We present Earley’s (1970) context-free parsing algorithm as a deduction system, incorporating various known and new speed-ups. In particular, our presentation supports a known worst-case runtime improvement from Earley’s (1970) O(N^{3}|G||R|), which is unworkable for the large grammars that arise in natural language processing, to O(N^{3}|G|), which matches the complexity of CKY on a binarized version of the grammar G. Here N is the length of the sentence, |R| is the number of productions in G, and |G| is the total length of those productions. We also provide a version that achieves runtime of O(N^{3}|M|) with |M| ≤ |G| when the grammar is represented compactly as a single finite-state automaton M (this is partly novel). We carefully treat the generalization to semiring-weighted deduction, preprocessing the grammar like Stolcke (1995) to eliminate the possibility of deduction cycles, and further generalize Stolcke’s method to compute the weights of sentence prefixes. We also provide implementation details for efficient execution, ensuring that on a preprocessed grammar, the semiring-weighted versions of our methods have the same asymptotic runtime and space requirements as the unweighted methods, including sub-cubic runtime on some grammars.

Solving math story problems is a complex task for students and NLP models alike, requiring them to understand the world as described in the story and reason over it to compute an answer. Recent years have seen impressive performance on automatically solving these problems with large pre-trained language models and innovative techniques to prompt them. However, it remains unclear if these models possess accurate representations of mathematical concepts. This leads to lack of interpretability and trustworthiness which impedes their usefulness in various applications. In this paper, we consolidate previous work on categorizing and representing math story problems and develop MathWorld, which is a graph-based semantic formalism specific for the domain of math story problems. With MathWorld, we can assign world models to math story problems which represent the situations and actions introduced in the text and their mathematical relationships. We combine math story problems from several existing datasets and annotate a corpus of 1,019 problems and 3,204 logical forms with MathWorld. Using this data, we demonstrate the following use cases of MathWorld: (1) prompting language models with synthetically generated question-answer pairs to probe their reasoning and world modeling abilities, and (2) generating new problems by using the world models as a design space.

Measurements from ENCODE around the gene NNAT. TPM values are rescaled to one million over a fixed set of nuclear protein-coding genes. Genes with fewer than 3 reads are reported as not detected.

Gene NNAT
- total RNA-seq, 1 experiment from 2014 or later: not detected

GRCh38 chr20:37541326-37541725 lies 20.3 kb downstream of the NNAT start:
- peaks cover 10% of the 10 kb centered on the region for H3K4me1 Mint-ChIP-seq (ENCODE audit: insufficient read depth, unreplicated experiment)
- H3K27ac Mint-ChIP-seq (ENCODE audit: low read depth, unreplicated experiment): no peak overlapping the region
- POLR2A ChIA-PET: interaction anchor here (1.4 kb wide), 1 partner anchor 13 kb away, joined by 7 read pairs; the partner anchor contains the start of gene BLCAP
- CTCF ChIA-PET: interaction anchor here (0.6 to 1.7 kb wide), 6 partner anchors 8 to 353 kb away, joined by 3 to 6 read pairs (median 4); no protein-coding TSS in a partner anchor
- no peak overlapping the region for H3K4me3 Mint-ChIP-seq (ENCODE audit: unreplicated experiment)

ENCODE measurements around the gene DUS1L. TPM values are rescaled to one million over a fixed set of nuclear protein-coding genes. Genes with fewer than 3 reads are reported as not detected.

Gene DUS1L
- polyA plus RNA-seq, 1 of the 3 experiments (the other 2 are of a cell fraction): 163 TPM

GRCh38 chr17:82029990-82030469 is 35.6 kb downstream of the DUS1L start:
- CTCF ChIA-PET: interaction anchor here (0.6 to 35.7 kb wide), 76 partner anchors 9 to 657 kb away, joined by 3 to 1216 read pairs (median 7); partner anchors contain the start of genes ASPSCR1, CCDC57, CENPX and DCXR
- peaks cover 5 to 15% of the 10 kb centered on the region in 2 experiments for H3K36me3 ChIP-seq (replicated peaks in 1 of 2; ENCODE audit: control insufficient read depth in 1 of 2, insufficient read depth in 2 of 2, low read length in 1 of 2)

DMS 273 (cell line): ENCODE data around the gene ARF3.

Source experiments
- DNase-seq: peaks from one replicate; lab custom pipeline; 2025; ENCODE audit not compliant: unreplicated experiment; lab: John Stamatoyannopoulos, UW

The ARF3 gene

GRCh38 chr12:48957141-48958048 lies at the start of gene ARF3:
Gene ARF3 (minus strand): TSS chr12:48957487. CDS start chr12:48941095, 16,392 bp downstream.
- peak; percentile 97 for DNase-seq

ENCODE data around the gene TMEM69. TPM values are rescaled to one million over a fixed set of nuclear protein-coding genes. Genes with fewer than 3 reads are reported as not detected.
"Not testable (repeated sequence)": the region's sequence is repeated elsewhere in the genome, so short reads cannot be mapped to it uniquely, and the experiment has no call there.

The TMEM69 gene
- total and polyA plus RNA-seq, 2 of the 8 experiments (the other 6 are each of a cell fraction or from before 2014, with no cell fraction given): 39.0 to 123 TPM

The Bar-Hillel construction is a classic result in formal language theory. It shows, by a simple construction, that the intersection of a context-free language and a regular language is itself context-free. In the construction, the regular language is specified by a finite-state automaton. However, neither the original construction (Bar-Hillel et al., 1961) nor its weighted extension (Nederhof and Satta, 2003) can handle finite-state automata with ε-arcs. While it is possible to remove ε-arcs from a finite-state automaton efficiently without modifying the language, such an operation modifies the automaton’s set of paths. We give a construction that generalizes the Bar- Hillel in the case the desired automaton has ε-arcs, and further prove that our generalized construction leads to a grammar that encodes the structure of both the input automaton and grammar while retaining the asymptotic size of the original construction.

The left-corner transformation (Rosenkrantz and Lewis, 1970) is used to remove left recursion from context-free grammars, which is an important step towards making the grammar parsable top-down with simple techniques. This paper generalizes prior left-corner transformations to support semiring-weighted production rules and to provide finer-grained control over which left corners may be moved. Our generalized left-corner transformation (GLCT) arose from unifying the left-corner transformation and speculation transformation (Eisner and Blatz, 2007), originally for logic programming. Our new transformation and speculation define equivalent weighted languages. Yet, their derivation trees are structurally different in an important way: GLCT replaces left recursion with right recursion, and speculation does not. We also provide several technical results regarding the formal relationships between the outputs of GLCT, speculation, and the original grammar. Lastly, we empirically investigate the efficiency of GLCT for left-recursion elimination from grammars of nine languages. Code: https://github.com/rycolab/left-corner

Languages are continuously undergoing changes, and the mechanisms that underlie these changes are still a matter of debate. In this work, we approach language evolution through the lens of causality in order to model not only how various distributional factors associate with language change, but how they causally affect it. In particular, we study slang, which is an informal language that is typically restricted to a specific group or social setting. We analyze the semantic change and frequency shift of slang words and compare them to those of standard, nonslang words. With causal discovery and causal inference techniques, we measure the effect that word type (slang/nonslang) has on both semantic change and frequency shift, as well as its relationship to frequency, polysemy and part of speech. Our analysis provides some new insights in the study of language change, e.g., we show that slang words undergo less semantic change but tend to have larger frequency shifts over time.